Plants in containers should be protected from excessive winter wet by moving them into a sheltered spot, where they won’t get soaked by heavy rain.
Spread a layer of grit or gravel around thyme plants, especially trailing types. This not only looks attractive, but also lifts low branches and foliage off damp soil, which could otherwise cause rotting.
Thyme grows best in poor soil and doesn’t need any additional feeding.
Keep the soil weed-free, as these low-growing plants are easily swamped or shaded out by vigorous weeds.
Thyme thrives in warmth and sunshine. Most widely sold varieties can withstand frost and British winters, but do check before buying. The less hardy varieties are best either grown in containers and moved indoors over winter, or covered with cloches in frosty weather.
All thymes dislike damp conditions, especially in winter, which can cause the roots to rot. So avoid planting in soil that stays damp over winter – instead plant in a raised bed or container. Move containers to a more sheltered spot over winter, out of heavy rain.
To make new thyme plants that will be exactly the same as the parent plant, take cuttings in late spring or summer. Use thyme plants you already have, or ask friends if you can take cuttings from theirs.
Another easy option is to pin low-lying stems into the ground to root, known as layering. This often happens naturally with ground-hugging varieties, so look around the edge of the clump in spring and if you find any well-rooted stems, these can be detached and potted up as new plants.
Thyme can also be grown from seed collected from your own plants, if you leave the flowers to form seeds. Just bear in mind that plants grown from the seeds of a named variety may not turn out exactly the same as the parent – if you want identical plants, take cutting or root low-lying stems (see above).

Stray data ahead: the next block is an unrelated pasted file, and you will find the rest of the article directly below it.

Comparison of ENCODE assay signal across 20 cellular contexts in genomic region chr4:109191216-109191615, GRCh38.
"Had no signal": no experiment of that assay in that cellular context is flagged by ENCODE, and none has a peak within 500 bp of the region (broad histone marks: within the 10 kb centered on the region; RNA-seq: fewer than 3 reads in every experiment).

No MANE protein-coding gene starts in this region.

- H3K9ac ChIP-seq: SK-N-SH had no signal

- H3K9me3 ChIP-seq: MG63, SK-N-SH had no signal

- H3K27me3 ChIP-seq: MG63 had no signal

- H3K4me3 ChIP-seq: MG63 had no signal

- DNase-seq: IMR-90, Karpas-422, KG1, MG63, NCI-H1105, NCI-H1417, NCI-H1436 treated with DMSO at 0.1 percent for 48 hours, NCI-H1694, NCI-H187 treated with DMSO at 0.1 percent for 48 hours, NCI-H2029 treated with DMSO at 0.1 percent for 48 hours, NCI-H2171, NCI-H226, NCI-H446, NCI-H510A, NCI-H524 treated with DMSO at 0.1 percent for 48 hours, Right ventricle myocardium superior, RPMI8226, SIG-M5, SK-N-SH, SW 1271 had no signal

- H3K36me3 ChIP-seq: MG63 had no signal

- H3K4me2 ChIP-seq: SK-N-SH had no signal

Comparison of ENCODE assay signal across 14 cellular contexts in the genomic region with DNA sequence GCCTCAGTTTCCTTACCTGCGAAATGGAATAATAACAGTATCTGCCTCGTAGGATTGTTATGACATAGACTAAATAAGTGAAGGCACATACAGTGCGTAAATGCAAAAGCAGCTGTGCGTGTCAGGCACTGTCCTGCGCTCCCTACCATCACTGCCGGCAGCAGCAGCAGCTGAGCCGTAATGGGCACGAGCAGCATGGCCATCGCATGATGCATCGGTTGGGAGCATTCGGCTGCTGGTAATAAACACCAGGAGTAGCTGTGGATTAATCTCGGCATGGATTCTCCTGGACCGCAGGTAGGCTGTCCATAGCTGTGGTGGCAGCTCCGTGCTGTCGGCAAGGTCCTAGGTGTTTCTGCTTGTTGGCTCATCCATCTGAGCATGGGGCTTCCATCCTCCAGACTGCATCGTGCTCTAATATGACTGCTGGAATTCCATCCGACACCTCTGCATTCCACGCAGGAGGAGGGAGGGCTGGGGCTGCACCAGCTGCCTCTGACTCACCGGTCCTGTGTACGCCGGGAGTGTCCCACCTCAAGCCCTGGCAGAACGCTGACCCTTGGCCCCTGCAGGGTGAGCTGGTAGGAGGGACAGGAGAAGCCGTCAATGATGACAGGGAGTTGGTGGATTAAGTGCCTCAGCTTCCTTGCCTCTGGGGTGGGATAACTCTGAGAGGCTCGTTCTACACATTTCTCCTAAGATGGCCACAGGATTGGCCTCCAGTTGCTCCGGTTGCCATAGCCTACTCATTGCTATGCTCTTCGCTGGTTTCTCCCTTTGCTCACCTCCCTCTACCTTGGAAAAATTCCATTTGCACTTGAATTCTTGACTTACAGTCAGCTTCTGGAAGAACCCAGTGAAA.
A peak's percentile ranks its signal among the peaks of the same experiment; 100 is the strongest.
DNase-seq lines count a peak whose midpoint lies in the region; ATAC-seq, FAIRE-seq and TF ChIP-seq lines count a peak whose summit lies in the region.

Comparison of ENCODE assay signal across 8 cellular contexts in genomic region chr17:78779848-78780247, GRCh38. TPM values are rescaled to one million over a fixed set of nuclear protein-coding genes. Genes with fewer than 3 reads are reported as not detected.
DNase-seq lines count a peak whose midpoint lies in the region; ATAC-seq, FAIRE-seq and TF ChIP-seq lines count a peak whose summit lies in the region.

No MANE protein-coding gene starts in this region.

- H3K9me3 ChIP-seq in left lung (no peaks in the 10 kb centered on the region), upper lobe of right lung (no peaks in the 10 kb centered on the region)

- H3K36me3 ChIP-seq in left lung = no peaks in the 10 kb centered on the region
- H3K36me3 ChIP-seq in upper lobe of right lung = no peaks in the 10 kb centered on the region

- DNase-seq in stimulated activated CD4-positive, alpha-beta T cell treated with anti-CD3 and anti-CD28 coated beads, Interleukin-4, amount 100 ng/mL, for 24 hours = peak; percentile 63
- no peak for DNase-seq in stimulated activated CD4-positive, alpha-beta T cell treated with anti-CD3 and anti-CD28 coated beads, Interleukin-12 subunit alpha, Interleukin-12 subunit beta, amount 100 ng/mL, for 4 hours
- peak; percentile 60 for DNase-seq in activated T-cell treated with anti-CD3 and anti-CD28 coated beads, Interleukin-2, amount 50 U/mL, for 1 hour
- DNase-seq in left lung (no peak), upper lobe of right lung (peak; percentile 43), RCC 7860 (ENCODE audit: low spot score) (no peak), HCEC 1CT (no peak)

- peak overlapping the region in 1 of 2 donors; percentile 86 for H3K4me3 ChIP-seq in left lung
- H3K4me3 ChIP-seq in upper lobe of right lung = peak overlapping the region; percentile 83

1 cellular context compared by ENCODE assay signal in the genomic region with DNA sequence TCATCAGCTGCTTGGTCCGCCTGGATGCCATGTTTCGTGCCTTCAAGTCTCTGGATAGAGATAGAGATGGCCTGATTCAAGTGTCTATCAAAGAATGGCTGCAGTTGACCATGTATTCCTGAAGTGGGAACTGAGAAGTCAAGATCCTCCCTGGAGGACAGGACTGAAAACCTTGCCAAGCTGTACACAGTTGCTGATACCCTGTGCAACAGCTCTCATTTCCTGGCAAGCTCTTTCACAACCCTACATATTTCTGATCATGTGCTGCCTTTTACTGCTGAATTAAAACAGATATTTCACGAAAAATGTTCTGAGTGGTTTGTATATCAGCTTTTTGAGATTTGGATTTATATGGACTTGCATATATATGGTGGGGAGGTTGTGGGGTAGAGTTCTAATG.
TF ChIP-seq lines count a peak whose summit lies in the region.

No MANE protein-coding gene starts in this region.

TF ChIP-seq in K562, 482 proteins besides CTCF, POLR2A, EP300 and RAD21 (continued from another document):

Pruning and Training
Thyme should be clipped back after flowering with shears or secateurs to keep it compact and bushy with lots of fresh new leaves. Just trim the leafy stems to encourage fresh growth – avoid cutting back into the older part of the stems.
Left untrimmed, thyme will soon become straggly, sprawly and woody at the base. And even when clipped annually, thyme is best replaced every few years with younger, better-looking plants full of fresh leafy growth. Luckily, it’s easy to grow new plants for free, using your existing ones – see Propagating, above.
Use scissors to snip off young shoots whenever needed, taking care not to spoil the shape of the plant. Regular harvesting helps to keep thyme compact and bushy, and encourages lots of new growth.
The leaves can be used fresh or can be dried for later use.
To dry, hang up sprigs in a warm, dark, well-ventilated place. When fully dried, store the leaves in an air-tight jar.
Thyme leaves bring delicious Mediterranean flavour to many dishes, including pasta sauces, stews, roast meats, vegetables and herb breads. Lemon-flavoured varieties go particularly well with fish and chicken. Fresh leaves can also be sprinkled into salads.
You can also use the tiny flowers to add colour to leafy salads and sauces, as they have a similar flavour to the leaves.
Once established, thyme is usually trouble-free, if grown in a suitably warm, sunny location. It also needs free-draining soil or potting compost that doesn’t get waterlogged. So ensure plants are not exposed to cold, damp soil conditions over winter, as they may not survive.
Thyme doesn’t usually age gracefully – plants tend to become straggly and woody after a while, so it’s usually best to replace them with new ones after a few years. This will ensure you get continued harvests of fresh leaves on attractive, compact plants. See Propagating, above.
Few pests and diseases affect thyme, but its leaves can be damaged by rosemary beetles and sage leafhoppers. These don’t generally cause severe problems though, so control isn’t necessary. Simply pick off any affected leaves if you prefer.